Featured Research

from universities, journals, and other organizations

Age-related cognitive decline linked to energy available to synapses in prefrontal cortex

Date:
December 2, 2013
Source:
Mount Sinai Medical Center
Summary:
Researchers show that synaptic health in the brain is closely linked to cognitive decline. Further, they discover that estrogen restores synaptic health and also improves working memory.

Age-related cognitive decline and changes in the nervous system are closely linked, but up until recently, they were thought to result from the loss of neurons in areas such as the prefrontal cortex, the part of the brain important in working memory. A series of papers have shown that the "loss of neurons" concept is simply not true. Now, Mount Sinai scientists have begun to look elsewhere, focusing instead on synaptic health in the prefrontal cortex. Their work, published online in the December 2 issue of the peer-reviewed journal Proceedings of the National Academy of Sciences, shows that synaptic health in the brain is closely linked to cognitive decline. Further, the scientists show that estrogen restores synaptic health and also improves working memory.

Related Articles


"We are increasingly convinced that maintenance of synaptic health as we age, rather than rescuing cognition later, is critically important in preventing age-related cognitive decline and Alzheimer's disease," said the study's senior author, John Morrison, PhD, and Dean of Basic Sciences and Professor of the Fishberg Department of Neuroscience and the Friedman Brain Institute, at the Icahn School of Medicine at Mount Sinai.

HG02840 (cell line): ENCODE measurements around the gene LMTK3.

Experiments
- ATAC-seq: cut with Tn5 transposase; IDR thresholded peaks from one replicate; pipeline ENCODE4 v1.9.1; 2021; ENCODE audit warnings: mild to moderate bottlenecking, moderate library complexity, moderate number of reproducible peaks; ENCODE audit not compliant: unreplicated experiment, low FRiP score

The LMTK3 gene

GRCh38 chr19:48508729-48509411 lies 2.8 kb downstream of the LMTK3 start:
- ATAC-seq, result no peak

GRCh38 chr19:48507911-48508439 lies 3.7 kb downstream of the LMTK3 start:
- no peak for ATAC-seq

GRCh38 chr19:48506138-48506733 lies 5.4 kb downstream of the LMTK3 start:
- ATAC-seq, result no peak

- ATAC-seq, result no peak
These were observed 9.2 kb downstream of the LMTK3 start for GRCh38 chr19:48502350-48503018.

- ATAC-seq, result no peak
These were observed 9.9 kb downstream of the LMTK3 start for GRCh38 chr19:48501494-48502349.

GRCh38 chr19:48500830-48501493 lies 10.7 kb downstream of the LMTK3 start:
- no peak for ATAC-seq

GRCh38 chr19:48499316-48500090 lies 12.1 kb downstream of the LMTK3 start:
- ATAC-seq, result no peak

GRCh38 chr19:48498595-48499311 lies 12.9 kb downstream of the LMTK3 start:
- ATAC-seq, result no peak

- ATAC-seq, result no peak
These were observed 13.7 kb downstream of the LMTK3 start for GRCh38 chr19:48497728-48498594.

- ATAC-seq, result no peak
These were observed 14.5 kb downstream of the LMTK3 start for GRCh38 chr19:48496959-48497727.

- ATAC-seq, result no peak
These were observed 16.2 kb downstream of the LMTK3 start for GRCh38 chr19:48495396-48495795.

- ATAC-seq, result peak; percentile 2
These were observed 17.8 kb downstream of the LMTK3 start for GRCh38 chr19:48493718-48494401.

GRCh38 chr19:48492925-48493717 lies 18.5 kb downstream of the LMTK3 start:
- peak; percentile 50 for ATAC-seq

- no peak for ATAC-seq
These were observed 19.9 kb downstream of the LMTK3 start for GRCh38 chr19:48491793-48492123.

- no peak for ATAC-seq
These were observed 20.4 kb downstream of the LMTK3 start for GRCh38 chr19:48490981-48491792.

In the study, poor working memory in young and aged rhesus monkeys was associated with a higher incidence of malformed donut-shaped mitochondria in presynaptic terminals. Notably, these terminals containing donut-shaped mitochondria formed smaller and weaker synaptic contacts, compared to those with healthy or straight mitochondria. Both the working memory and the malformation of mitochondria were reversed by estrogen treatment.

"We were excited to see that the occurrence of these donut-shaped mitochondria could be reversed with estrogen, which has known antioxidant effects," said Yuko Hara, PhD, the lead researcher, and Assistant Professor in the Fishberg Department of Neurosciences, at the Icahn School of Medicine at Mount Sinai.

The researchers studied 29 young and aged rhesus monkeys that were trained to perform a test of working memory referred to as the Delayed Response Test. Next, they examined prefrontal cortex mitochondria, specifically those that supply energy to the synapses, and their role in working memory. Working memory requires the energy-demanding activation of nerve cells in the prefrontal cortex through the complex arrangement of the synapses that interconnect nerve cells.


Story Source:

The above story is based on materials provided by Mount Sinai Medical Center. Note: Materials may be edited for content and length.


Journal Reference:

  1. Y. Hara, F. Yuk, R. Puri, W. G. M. Janssen, P. R. Rapp, J. H. Morrison. Presynaptic mitochondrial morphology in monkey prefrontal cortex correlates with working memory and is improved with estrogen treatment. Proceedings of the National Academy of Sciences, 2013; DOI: 10.1073/pnas.1311310110

Cite This Page: